Welcome To The
 Lufthansa Cargo Building 261 Tribute Site 

 Our site is currently under re-construction.  Please check back for updates!

This site is dedicated to the employees both past and present,
who were assigned duties at the Lufthansa Cargo facility, located in
building #261 at John F. Kennedy International Airport in New York.

Anyone wishing to contribute additional photos
or information can reach us by clicking below:



 First, A Brief Early History Of Lufthansa Cargo In New York: 

Opened in the mid 50's by Mr. Peter Hees, the very first Lufthansa Cargo facility in New York was actually a small metal 'Nissen
Hut' with virtually no office space, however it served the purpose of allowing Lufthansa Airlines to open it's first NYC gateway for
air freight from Germany into the USA.  At the time, and according to reliable sources, most air freight documentation was done
right from the front seat of Pete's 1948 Kaiser auto!

In 1957, Lufthansa Cargo moved into part of the east wing of the Horseshoe building, when the Nissen Hut had to be demolished.  Notice below the 1950's Carey busses, which ran on a regular schedule between the East Side Airlines terminal in Manhattan, located directly next to the entrance to the Midtown Tunnel, and the Airport itself.  For many years the Carey bus service was
widely used by passengers and airport employees.  Other passengers and airport employees were able to take a city bus to the airport from the Kew Gardens subway station located just opposite the court house in Queens.

 Idlewild Airport Postcard Photo (circa 1955)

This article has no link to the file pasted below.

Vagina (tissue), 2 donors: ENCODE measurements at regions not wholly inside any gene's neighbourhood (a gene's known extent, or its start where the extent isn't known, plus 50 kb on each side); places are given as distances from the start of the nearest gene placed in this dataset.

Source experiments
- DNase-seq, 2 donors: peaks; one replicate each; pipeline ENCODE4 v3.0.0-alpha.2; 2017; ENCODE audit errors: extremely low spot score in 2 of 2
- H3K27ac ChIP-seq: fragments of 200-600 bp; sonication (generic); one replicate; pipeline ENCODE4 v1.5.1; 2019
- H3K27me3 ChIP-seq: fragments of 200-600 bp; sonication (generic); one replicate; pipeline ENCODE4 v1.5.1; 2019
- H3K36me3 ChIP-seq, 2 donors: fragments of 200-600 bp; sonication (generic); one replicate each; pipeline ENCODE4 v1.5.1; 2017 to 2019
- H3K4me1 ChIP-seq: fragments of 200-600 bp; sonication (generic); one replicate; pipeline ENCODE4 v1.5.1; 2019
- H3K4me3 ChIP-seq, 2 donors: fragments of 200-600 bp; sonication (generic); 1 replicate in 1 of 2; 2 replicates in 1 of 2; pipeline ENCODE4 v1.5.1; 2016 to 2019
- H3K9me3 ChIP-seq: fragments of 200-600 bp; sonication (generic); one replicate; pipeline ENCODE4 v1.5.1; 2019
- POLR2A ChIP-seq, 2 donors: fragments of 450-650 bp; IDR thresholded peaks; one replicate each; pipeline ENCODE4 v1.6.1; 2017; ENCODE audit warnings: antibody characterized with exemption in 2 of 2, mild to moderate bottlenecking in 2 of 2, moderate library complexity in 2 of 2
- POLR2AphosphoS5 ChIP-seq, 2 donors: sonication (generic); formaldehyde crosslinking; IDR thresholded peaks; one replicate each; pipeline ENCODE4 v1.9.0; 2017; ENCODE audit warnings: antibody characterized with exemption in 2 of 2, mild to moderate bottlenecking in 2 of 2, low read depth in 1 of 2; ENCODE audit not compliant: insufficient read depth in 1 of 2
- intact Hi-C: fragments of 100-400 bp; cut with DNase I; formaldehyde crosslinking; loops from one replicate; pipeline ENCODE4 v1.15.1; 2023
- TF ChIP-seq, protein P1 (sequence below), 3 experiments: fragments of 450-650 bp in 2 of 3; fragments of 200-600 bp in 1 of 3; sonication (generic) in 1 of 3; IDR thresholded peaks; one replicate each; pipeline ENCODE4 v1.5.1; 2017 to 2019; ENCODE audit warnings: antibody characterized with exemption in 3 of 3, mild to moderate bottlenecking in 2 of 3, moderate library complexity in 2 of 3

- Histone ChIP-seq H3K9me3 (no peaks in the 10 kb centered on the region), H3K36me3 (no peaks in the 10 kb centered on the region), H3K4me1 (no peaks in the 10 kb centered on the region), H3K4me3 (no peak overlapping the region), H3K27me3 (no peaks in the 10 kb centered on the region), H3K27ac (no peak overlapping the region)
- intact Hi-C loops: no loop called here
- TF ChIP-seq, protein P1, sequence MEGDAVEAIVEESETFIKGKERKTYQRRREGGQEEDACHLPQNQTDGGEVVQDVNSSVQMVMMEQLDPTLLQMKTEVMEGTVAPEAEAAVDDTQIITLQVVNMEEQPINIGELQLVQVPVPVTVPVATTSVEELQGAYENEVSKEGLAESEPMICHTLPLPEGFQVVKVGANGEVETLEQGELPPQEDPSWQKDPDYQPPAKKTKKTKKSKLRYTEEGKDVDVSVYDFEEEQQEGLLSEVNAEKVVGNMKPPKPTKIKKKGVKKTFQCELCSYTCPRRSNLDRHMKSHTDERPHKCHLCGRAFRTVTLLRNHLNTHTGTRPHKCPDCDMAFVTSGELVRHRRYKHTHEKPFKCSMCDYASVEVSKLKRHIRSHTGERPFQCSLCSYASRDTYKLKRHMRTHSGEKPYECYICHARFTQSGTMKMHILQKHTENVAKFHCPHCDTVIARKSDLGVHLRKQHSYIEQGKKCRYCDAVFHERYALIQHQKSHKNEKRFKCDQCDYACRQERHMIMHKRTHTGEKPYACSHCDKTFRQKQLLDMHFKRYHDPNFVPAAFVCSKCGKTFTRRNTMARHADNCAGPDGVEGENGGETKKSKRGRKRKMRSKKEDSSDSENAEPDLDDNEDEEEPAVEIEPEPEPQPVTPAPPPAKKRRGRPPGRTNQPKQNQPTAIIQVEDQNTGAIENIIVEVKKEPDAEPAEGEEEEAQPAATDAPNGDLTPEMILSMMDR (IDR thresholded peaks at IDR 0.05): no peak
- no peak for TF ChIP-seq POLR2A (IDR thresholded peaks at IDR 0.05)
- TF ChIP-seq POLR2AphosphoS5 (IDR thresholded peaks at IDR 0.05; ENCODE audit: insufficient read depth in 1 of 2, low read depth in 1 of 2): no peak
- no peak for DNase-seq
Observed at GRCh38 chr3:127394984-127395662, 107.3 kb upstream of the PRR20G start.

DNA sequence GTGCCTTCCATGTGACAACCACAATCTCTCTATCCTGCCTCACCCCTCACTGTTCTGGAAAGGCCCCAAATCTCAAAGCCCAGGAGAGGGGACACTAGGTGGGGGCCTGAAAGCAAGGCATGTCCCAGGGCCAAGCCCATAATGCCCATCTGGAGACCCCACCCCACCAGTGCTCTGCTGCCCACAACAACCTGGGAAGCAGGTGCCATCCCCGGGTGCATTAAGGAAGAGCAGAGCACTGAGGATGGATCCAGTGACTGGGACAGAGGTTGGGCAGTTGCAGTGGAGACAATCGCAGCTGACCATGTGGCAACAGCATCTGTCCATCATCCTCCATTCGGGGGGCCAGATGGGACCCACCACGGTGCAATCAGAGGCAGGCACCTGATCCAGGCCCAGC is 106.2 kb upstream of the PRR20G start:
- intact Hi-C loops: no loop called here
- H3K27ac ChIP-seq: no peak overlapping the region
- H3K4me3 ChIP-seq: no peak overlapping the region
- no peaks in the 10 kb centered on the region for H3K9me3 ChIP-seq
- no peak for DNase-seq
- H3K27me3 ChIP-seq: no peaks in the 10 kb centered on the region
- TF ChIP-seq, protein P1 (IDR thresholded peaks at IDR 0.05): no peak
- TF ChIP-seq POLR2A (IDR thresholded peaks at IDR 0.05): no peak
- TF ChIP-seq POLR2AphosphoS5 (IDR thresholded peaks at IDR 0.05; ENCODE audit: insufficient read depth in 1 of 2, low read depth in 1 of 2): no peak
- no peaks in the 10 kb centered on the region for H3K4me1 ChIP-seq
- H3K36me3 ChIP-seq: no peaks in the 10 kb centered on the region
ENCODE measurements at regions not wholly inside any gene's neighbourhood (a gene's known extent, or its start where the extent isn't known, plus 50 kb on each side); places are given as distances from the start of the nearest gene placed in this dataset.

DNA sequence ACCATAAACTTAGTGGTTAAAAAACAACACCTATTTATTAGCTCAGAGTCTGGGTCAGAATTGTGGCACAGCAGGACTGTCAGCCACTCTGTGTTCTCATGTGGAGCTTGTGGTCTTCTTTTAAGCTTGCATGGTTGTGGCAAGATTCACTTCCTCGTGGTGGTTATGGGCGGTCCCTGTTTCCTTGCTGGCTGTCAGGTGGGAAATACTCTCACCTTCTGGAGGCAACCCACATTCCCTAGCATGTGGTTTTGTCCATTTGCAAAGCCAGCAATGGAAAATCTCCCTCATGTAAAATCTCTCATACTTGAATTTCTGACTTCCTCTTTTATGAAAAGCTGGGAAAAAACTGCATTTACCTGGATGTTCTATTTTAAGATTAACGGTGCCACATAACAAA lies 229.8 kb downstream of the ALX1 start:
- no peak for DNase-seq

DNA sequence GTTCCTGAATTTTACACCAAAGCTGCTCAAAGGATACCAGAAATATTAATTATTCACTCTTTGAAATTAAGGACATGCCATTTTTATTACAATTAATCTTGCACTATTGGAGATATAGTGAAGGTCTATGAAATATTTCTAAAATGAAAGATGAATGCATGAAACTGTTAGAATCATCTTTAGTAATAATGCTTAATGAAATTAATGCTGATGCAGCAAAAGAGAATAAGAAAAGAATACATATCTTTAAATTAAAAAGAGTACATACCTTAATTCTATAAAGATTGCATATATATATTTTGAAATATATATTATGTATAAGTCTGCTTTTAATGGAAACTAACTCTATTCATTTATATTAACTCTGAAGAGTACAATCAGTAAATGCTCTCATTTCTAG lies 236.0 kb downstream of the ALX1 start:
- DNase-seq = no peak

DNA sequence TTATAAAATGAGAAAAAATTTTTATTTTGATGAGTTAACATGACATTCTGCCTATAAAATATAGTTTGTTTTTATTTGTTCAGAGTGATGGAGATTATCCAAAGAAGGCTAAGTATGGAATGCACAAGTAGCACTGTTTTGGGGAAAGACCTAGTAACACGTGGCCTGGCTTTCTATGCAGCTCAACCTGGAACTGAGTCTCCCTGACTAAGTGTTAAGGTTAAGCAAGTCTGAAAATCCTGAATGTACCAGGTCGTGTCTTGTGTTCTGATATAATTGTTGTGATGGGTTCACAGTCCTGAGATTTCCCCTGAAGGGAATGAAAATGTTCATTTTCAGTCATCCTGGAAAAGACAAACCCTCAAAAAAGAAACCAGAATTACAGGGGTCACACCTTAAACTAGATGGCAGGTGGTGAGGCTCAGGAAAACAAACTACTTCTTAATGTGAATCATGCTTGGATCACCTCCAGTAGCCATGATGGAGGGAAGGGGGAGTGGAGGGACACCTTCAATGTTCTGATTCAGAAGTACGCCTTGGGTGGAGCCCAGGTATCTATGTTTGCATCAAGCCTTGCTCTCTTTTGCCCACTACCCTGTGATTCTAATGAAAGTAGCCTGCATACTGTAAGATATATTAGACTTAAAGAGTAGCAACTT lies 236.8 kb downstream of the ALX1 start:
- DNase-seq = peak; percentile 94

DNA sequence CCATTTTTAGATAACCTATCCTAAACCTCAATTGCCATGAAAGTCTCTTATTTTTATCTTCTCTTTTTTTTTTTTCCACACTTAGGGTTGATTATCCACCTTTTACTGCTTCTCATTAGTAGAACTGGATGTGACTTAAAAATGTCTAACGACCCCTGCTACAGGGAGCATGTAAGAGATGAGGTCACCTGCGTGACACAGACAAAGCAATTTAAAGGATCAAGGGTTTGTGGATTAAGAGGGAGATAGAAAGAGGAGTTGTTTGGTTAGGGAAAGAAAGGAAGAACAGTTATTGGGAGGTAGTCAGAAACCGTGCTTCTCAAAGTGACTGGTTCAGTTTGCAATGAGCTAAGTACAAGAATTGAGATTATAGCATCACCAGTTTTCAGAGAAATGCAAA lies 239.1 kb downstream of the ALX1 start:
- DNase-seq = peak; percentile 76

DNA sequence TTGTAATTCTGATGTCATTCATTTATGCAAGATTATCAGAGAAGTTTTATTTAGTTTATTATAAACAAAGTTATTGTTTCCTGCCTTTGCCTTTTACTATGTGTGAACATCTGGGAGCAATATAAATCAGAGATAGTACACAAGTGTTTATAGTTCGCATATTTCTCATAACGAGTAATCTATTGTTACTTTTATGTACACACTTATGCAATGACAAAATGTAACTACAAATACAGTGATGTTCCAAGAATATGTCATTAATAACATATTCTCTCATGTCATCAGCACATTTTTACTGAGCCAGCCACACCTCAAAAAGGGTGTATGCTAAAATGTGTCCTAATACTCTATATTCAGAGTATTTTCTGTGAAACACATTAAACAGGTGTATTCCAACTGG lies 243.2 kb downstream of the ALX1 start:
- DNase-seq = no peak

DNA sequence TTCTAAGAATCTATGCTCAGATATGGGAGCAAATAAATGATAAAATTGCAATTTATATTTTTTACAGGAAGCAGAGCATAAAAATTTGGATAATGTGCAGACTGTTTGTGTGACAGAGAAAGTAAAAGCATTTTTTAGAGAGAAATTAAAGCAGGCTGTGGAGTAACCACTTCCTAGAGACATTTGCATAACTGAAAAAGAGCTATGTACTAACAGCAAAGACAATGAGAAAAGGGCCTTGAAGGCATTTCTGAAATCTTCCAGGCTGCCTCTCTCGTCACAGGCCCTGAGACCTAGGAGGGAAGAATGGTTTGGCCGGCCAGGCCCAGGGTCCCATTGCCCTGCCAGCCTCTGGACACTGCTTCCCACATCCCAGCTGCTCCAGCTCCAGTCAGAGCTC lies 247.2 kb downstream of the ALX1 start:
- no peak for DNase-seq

The Lufthansa ticket counter was left of the tower ramp-side.  The work area was said to only be 20 X 30 feet.  If it rained heavy
with winds from the east, the ticket agents sometimes needed wooden boards on the floor just to stay out of the water.  On the
left rear side was the only real permanent structure called "The Horseshoe Building".

 Idlewild Airport In The Late 1950's
Lufthansa Cargo's first Nissen Hut was actually located closer to airport entrance at the left, not seen in the picture above.
However, this is a spectacular 1950's view of exactly how Idelwild Airport looked when Lufthansa Cargo first opened in NYC.

 Lufthansa Cargo Building 86 at JFK in New York 1962 

 Lufthansa Cargo NYC CEO Mr. Peter E. Hees (Building 86 / 1971)

 Lufthansa German Airlines 'SuperCargo' Vintage Print Advertisement

 Lufthansa Cargo - ramp view behind building 86 with loaded cargo ready to move to Frankfurt

 Lufthansa Cargo - more ramp views behind building 86 of staged freight ready to be built up on pallets 

On February 8th, 1969, a massive category 2 nor'easter winter storm struck the New York and Tristate area, leaving over 4 feet
high mountains of snow, paralyzing New York City and the surrounding areas. The storm lasted for two consecutive days, causing Lufthansa's Saturday night shift workers to stay on an emergency basis to help clear the ramp area.  The warehouse crew did not leave till the following Tuesday afternoon!  Good news, the claims manager at head office mentioned his pleasant surprise
there were no real water damage claims.

 Lufthansa Cargo JFK - View of ramp at building 86 just after the heavy snow storm of February 8th 1969  

 LH-LD3 containers fully loaded with cargo ready for departure   /   Aircraft jet engine ready for air-transport to Germany

 Lufthansa Cargo Building 86 - JFK Office Staff 1971
(Above photos courtesy Peter Hees)